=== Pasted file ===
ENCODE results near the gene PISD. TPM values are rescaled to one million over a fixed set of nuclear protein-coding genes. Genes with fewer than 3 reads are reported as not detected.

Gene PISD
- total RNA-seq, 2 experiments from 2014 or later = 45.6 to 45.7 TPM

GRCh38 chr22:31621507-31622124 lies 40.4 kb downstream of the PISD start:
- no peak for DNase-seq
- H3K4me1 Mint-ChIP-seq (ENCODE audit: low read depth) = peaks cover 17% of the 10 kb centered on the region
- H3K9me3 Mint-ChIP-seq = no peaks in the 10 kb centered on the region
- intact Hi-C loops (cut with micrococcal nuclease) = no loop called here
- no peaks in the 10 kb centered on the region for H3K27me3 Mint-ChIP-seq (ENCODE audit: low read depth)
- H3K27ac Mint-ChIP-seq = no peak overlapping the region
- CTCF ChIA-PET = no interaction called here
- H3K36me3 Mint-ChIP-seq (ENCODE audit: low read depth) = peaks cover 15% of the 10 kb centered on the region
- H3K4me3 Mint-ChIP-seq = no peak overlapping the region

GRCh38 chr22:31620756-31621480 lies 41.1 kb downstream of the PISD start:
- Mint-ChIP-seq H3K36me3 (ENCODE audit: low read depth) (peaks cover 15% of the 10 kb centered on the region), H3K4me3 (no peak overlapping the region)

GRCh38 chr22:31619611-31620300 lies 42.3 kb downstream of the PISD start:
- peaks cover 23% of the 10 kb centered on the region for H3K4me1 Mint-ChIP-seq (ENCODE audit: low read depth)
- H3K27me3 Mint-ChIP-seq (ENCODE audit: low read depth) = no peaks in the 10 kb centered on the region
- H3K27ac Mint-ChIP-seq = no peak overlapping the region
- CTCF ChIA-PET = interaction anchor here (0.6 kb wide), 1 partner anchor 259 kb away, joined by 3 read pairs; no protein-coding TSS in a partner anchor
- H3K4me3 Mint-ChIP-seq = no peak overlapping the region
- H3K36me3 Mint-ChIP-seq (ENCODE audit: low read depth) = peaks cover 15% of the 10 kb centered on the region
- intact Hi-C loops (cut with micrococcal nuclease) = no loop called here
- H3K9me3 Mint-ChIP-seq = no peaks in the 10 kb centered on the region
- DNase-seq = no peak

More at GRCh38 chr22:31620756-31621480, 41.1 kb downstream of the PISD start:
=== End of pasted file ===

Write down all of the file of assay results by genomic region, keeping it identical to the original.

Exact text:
ENCODE results near the gene PISD. TPM values are rescaled to one million over a fixed set of nuclear protein-coding genes. Genes with fewer than 3 reads are reported as not detected.

Gene PISD
- total RNA-seq, 2 experiments from 2014 or later = 45.6 to 45.7 TPM

GRCh38 chr22:31621507-31622124 lies 40.4 kb downstream of the PISD start:
- no peak for DNase-seq
- H3K4me1 Mint-ChIP-seq (ENCODE audit: low read depth) = peaks cover 17% of the 10 kb centered on the region
- H3K9me3 Mint-ChIP-seq = no peaks in the 10 kb centered on the region
- intact Hi-C loops (cut with micrococcal nuclease) = no loop called here
- no peaks in the 10 kb centered on the region for H3K27me3 Mint-ChIP-seq (ENCODE audit: low read depth)
- H3K27ac Mint-ChIP-seq = no peak overlapping the region
- CTCF ChIA-PET = no interaction called here
- H3K36me3 Mint-ChIP-seq (ENCODE audit: low read depth) = peaks cover 15% of the 10 kb centered on the region
- H3K4me3 Mint-ChIP-seq = no peak overlapping the region

GRCh38 chr22:31620756-31621480 lies 41.1 kb downstream of the PISD start:
- Mint-ChIP-seq H3K36me3 (ENCODE audit: low read depth) (peaks cover 15% of the 10 kb centered on the region), H3K4me3 (no peak overlapping the region)

GRCh38 chr22:31619611-31620300 lies 42.3 kb downstream of the PISD start:
- peaks cover 23% of the 10 kb centered on the region for H3K4me1 Mint-ChIP-seq (ENCODE audit: low read depth)
- H3K27me3 Mint-ChIP-seq (ENCODE audit: low read depth) = no peaks in the 10 kb centered on the region
- H3K27ac Mint-ChIP-seq = no peak overlapping the region
- CTCF ChIA-PET = interaction anchor here (0.6 kb wide), 1 partner anchor 259 kb away, joined by 3 read pairs; no protein-coding TSS in a partner anchor
- H3K4me3 Mint-ChIP-seq = no peak overlapping the region
- H3K36me3 Mint-ChIP-seq (ENCODE audit: low read depth) = peaks cover 15% of the 10 kb centered on the region
- intact Hi-C loops (cut with micrococcal nuclease) = no loop called here
- H3K9me3 Mint-ChIP-seq = no peaks in the 10 kb centered on the region
- DNase-seq = no peak

More at GRCh38 chr22:31620756-31621480, 41.1 kb downstream of the PISD start: